• Darcie @ Leighton Lane

Gift of Forgiving III: The beginning of forgiveness

Updated: May 8, 2019



REGRET. There’s a lot of punch packed into that six letter word. Several years back, sitting in a class for my graduate program, I realized I still harbored a lot of that powerful word. Regret. “No, you should go visit her. Not just for her good, for you!” I blurted out in the middle of class. The teacher had just shared that she no longer visited her mother, because her mother suffered from Alzheimer’s disease. Her mother no longer remembered her.


Her eyes caught my steadfast look as I mumbled the words, “Before it’s too late.” She shook her head in agreement discerning that she had just received solid advice from someone with experience. Someone who had experience living with regret, because she waited until it was too late.


Regret is the gate to guilt. My shoulders began to bear the heaviness of guilt on that twelve hour drive to my Father’s funeral. I had waited too late. I had planned that this year I would make an effort to reach out and build a relationship with him. But I let ten months pass and I never picked up the phone. I didn’t bother to send a card with new family pictures. I didn’t write a quick letter of life happenings, seal it and send it.


I got busy and that last chance to build something new got put on the backburner.


It was 2004 and I remember that year well. Working my first full-time job out of college, I moved into a one bedroom apartment with my love. I had saved and paid cash for an SUV and we adopted a dog way too large for that tiny home. Between falling more in love, friends, work and dogs – life was running ahead at full steam.


That year ended with an engagement to the love of my life and a bittersweet realization that my father would miss another celebration.


That year was also the first time I witnessed the vibrant colors of leaves changing colors in the fall. Standing near the edge of that ridge, I took in the breathtaking view of orange and burgundy hues. A modest wooden cabin where my Dad spent the last of his years sat just a few yards behind me.



I wondered how many times he had spent on that porch peering out over the ridge. What did he think while resting on that quiet hilltop? Did he think of me, his other children or his grandchildren? Did he take trips down memory lane? Did he have regrets that danced in his mind?


Most importantly, did he call out to you, God? Did he make amends with Jesus? Did he put his demons to rest?


I learned more about my father in those couple of days than I had in a lifetime. For starters, he had an eye for finding the most beautiful place to live in the middle of a very desolate town. He was well known and liked around that small town. He told people about his children, even me. He was proud of his children. He had continued to live a full life in spite of things he couldn’t control.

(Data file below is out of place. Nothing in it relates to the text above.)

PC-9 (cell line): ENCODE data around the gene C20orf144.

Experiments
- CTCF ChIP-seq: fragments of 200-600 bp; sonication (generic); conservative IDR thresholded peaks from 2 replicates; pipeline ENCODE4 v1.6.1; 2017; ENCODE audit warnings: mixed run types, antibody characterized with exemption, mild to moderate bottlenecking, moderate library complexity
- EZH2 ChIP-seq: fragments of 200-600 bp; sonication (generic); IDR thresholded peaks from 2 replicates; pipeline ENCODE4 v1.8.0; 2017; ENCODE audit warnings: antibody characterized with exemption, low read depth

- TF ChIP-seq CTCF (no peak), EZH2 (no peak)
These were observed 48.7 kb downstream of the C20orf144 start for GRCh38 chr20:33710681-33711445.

He left that little piece of hilltop with the modest cabin and heavenly ridge to the Boy Scouts. He was a generous man. And he was a Johnny Cash fan.


That crisp fall day, I put my issues to rest as we placed our father to rest.


I had forgiven him.


I had forgiven the missed birthdays.


I had forgiven the distance he placed between us.


I had forgiven the nickname he always called me.


I had forgiven hurtful words.


I had forgiven.


Or so I thought...


What I would learn fifteen years later while seeking the words for this piece of writing is that Forgiveness is NOT Automatic. It’s a process. And for me it would take a span of four years to really understand just how much resentment, regret, and hatred I had buried deep down. It would take me a decade and a half to truly reconcile those feelings.


God guided me to forgive the past with my father. It was a process. And that process prepared me to forgive my Dad for the unwanted gift that I would inherit. He knew I would need a changed heart to forgive my Dad for the past, the present, and the future.


This new season would be the beginning of many things. One of those things would be the beginning of forgiveness.



When we forgive we set the prisoner free, and the prisoner we set free is us. - Dr. Lewis Smedes

I love this quote! One of the things I prayed for incessantly was freedom. Simply a request to be freed from the bondages that tied me this world. In order to be truly free, I had to learn how to truly forgive. Honestly, it was a painful process where I felt like my heart was bleeding at times. The transformation part was so incredibly hard, but that part pales in comparison to the overwhelming feeling of the freedom I earned. Every little part of the process was worth it.


Have you started the process of forgiveness? Have you started your transformation?



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